Many officers who do not share this common heritage often struggle to comprehend the reasons behind this historic mistrust. As a result, they are often unable to bridge this gap and connect with some segments of their communities.

While we obviously cannot change the past, it is clear that we must change the future. We must move forward together to build a shared understanding. We must forge a path that allows us to move beyond our history and identify common solutions to better protect our communities.

For our part, the first step in this process is for law enforcement and the IACP to acknowledge and apologize for the actions of the past and the role that our profession has played in society’s historical mistreatment of communities of color.

At the same time, those who denounce the police must also acknowledge that today’s officers are not to blame for the injustices of the past. If either side in this debate fails to acknowledge these fundamental truths, we will be unlikely to move past them.

Overcoming this historic mistrust requires that we must move forward together in an atmosphere of mutual respect. All members of our society must realize that we have a mutual obligation to work together to ensure fairness, dignity, security, and justice.

It is my hope that, by working together, we can break this historic cycle of mistrust and build a better and safer future for us all.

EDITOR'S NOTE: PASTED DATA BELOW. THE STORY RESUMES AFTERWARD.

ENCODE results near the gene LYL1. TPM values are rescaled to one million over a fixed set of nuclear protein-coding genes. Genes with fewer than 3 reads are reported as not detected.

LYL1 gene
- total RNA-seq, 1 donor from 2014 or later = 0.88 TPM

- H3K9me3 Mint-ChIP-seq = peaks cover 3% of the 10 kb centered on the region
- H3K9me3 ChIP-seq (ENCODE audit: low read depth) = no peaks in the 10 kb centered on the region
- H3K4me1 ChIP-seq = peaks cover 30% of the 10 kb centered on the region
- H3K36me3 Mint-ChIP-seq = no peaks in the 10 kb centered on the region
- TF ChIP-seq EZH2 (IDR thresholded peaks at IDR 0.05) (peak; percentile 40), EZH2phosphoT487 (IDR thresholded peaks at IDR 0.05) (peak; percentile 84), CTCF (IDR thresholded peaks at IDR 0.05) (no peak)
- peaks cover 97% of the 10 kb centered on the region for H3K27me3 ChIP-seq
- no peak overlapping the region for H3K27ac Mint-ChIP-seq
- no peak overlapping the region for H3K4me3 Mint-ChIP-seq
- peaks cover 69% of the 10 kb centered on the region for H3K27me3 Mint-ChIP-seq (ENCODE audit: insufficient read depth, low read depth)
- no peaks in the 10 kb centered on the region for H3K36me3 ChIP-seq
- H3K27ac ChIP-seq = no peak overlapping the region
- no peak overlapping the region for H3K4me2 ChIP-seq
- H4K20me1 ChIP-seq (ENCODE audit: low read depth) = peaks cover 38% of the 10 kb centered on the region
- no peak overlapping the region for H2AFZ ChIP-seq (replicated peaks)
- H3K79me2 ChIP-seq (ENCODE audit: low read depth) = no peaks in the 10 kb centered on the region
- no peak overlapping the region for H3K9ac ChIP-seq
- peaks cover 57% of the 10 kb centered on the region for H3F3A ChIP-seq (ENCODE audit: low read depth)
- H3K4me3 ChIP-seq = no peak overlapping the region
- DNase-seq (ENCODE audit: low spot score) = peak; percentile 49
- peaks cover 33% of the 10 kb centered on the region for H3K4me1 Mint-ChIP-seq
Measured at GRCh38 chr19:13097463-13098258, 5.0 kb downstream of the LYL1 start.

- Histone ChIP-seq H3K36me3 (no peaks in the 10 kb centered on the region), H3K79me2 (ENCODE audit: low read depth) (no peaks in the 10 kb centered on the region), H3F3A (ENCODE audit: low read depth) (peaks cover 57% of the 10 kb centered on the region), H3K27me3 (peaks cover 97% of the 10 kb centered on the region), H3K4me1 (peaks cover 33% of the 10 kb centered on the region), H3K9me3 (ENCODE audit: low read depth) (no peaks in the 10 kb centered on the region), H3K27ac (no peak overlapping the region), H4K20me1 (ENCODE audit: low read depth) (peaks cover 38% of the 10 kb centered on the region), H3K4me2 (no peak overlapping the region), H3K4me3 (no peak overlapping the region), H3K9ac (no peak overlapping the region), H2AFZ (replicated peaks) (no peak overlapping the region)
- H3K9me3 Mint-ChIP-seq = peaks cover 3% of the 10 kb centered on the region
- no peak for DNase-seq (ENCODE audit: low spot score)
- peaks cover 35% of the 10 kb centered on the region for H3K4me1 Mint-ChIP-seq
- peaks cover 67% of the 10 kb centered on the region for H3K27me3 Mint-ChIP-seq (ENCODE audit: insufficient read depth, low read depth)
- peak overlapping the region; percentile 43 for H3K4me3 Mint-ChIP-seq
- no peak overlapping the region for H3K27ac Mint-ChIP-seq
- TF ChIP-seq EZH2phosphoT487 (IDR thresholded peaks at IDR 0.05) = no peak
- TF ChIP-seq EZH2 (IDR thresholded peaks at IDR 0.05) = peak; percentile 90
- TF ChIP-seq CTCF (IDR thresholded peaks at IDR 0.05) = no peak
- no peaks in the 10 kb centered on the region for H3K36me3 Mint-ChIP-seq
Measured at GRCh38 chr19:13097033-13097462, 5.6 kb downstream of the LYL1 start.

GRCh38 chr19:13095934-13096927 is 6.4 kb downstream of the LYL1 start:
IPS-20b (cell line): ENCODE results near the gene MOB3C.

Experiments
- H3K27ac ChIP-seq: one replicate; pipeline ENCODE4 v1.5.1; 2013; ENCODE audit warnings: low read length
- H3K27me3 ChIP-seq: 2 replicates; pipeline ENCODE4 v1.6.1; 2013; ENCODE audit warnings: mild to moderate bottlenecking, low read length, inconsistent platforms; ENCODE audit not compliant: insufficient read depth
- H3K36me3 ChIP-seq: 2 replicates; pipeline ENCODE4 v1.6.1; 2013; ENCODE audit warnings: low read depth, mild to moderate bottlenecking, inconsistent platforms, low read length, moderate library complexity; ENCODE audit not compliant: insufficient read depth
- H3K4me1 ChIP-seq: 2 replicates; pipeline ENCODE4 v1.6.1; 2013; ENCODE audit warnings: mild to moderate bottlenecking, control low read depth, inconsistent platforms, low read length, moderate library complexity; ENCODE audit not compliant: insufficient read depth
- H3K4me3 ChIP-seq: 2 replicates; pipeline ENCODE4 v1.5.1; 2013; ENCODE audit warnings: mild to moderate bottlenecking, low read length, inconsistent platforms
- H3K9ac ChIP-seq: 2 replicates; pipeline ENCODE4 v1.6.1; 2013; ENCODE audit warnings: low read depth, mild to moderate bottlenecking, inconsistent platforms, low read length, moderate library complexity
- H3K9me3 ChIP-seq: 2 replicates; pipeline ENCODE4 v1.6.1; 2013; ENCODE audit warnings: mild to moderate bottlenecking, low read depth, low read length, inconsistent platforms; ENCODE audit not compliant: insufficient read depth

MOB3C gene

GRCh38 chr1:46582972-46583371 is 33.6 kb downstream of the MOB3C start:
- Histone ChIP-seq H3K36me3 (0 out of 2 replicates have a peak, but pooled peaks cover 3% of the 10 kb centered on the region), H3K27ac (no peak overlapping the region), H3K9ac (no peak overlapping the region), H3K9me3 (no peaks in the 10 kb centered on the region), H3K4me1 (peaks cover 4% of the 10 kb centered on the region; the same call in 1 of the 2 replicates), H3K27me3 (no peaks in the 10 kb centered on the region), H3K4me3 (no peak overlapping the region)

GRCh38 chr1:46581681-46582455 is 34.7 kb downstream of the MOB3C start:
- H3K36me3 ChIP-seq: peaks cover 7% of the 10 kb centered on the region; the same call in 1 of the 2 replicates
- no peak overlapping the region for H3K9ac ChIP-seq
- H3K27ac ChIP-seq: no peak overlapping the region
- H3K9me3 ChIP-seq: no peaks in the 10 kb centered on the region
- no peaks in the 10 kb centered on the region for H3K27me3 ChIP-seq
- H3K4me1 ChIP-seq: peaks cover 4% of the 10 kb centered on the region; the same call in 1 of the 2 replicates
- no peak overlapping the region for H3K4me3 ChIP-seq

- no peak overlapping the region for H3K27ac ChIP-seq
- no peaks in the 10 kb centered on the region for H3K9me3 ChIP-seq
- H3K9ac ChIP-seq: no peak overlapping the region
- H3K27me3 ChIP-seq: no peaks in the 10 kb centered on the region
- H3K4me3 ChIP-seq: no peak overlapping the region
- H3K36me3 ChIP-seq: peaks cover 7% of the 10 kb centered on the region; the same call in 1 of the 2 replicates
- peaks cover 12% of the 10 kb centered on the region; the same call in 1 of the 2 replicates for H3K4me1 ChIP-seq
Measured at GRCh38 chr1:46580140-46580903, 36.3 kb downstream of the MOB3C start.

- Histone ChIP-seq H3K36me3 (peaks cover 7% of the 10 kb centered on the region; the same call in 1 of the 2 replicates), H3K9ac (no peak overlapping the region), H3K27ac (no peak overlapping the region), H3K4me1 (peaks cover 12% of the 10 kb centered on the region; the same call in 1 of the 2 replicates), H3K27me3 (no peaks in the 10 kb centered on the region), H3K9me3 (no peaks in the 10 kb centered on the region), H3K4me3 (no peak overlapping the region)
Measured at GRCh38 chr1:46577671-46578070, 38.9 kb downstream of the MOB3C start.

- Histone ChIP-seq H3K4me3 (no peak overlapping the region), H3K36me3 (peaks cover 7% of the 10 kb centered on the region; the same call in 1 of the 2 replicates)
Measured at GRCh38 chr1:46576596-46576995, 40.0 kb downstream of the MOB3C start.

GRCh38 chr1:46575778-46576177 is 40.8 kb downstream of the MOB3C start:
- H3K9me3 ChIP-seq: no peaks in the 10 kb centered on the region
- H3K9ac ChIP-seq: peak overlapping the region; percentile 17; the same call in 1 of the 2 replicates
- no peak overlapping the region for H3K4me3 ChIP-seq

For Eight Months A Private Company Flew Secret Surveillance Missions Over Baltimore


Derrick Broze
The Activist Post

Baltimore police recently held a press conference announcing new details regarding secret surveillance flights taking place over the city for eight months.

Baltimore Police have released new details on a controversial partnership between law enforcement and a private company that operates a fleet of surveillance planes. At a press conference last Friday Baltimore Police released flight logs for the plane owned and operated by Persistent Surveillance Systems.

The logs show the plane flying about 314 hours over a period of 8 months beginning in January 2016. The plane flew over the city close to 100 times and took more than a million pictures. During the months of January, February, June, July, and August the plane flew between one and five hours. The flights reportedly ended on August 7. Bloomberg Businessweek was the first organization to report on the flights, but specific details were not released until the press conference.

Over the 8-month period Persistent Surveillance Systems was able to create a visual chronological record of the city of Baltimore. PSS began working with the BPD in January under an agreement to possibly lease out the surveillance plane. The arrangement was not disclosed to Baltimore’s mayor, city council, elected officials, or the public. Popular Mechanics reports that Baltimore police stated they will use the plane again as a “terrorism prevention tool”during the Baltimore Marathon on Oct. 15 and “Fleet Week” next week.